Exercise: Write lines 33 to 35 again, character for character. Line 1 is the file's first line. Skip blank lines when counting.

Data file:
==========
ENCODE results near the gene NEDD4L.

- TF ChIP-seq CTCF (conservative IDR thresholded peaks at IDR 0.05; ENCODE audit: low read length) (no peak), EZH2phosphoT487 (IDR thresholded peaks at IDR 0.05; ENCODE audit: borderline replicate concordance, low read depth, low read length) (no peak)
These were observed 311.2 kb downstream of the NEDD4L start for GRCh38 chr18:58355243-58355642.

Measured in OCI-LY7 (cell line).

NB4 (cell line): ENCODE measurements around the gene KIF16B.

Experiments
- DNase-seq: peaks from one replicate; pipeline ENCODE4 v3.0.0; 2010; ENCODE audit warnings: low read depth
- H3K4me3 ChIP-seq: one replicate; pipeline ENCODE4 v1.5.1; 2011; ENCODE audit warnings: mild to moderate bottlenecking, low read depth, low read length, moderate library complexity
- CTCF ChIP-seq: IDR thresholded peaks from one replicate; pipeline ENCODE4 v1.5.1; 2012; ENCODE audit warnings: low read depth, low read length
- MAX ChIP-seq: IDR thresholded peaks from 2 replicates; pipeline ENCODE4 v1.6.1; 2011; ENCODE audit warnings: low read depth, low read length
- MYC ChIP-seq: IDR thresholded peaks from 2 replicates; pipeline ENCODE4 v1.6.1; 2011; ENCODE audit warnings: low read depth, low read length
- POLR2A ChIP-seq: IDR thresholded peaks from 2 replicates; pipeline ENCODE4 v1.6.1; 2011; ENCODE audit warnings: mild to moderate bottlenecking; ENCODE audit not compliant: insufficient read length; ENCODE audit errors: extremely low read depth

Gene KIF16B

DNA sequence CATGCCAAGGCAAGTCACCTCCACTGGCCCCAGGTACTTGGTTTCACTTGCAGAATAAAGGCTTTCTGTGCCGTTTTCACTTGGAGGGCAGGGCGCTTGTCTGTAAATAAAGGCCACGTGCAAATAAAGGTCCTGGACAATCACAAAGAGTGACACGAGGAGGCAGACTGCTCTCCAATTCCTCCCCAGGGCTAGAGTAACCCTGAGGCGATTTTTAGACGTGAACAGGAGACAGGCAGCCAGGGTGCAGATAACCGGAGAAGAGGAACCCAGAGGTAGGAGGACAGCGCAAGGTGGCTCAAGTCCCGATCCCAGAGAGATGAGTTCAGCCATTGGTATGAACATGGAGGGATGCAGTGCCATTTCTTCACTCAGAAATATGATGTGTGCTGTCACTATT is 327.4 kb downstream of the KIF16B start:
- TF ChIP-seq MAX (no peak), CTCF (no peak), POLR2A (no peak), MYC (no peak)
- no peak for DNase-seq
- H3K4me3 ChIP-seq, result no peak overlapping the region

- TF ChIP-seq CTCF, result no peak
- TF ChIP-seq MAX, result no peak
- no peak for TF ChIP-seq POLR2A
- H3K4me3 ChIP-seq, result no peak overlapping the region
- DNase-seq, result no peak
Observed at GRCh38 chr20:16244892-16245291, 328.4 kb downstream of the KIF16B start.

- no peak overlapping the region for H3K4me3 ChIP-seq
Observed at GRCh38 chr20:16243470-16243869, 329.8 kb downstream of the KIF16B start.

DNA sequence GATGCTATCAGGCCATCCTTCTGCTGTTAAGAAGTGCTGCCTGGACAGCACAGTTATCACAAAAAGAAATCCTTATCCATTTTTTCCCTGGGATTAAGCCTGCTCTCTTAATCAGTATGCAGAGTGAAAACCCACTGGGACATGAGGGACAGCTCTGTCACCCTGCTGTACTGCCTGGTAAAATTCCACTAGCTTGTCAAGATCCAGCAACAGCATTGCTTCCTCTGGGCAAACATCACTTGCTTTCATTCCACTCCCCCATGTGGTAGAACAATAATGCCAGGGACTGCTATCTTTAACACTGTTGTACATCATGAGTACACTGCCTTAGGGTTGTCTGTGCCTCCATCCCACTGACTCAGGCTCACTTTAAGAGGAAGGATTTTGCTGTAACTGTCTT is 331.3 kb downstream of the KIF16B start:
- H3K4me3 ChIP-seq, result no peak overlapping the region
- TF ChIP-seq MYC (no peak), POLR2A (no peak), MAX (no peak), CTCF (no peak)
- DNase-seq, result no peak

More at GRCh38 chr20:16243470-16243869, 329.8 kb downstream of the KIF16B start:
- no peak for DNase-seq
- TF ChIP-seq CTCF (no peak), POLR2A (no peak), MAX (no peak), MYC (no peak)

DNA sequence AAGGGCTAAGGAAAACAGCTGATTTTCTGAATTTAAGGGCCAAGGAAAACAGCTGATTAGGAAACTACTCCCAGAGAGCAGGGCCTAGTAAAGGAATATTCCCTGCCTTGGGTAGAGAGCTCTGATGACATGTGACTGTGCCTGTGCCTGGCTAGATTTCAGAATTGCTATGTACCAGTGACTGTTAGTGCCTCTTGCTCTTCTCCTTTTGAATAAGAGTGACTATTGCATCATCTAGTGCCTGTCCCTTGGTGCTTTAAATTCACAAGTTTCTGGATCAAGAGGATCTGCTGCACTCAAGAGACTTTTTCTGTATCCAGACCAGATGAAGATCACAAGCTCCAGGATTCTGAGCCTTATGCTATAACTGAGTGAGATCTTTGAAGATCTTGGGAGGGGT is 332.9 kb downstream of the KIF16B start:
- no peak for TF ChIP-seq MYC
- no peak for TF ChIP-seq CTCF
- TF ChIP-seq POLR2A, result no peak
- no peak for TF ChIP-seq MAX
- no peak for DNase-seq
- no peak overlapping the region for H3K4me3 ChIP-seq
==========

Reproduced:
DNA sequence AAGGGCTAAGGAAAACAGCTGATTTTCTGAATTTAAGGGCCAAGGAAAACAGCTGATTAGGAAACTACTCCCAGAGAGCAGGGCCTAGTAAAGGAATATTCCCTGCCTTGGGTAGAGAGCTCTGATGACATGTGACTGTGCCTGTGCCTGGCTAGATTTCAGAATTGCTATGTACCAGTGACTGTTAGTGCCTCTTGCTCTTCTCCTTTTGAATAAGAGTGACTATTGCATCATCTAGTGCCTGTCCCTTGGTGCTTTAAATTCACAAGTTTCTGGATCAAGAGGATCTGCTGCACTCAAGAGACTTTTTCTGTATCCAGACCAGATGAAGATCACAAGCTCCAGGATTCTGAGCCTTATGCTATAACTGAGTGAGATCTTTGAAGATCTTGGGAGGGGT is 332.9 kb downstream of the KIF16B start:
- no peak for TF ChIP-seq MYC
- no peak for TF ChIP-seq CTCF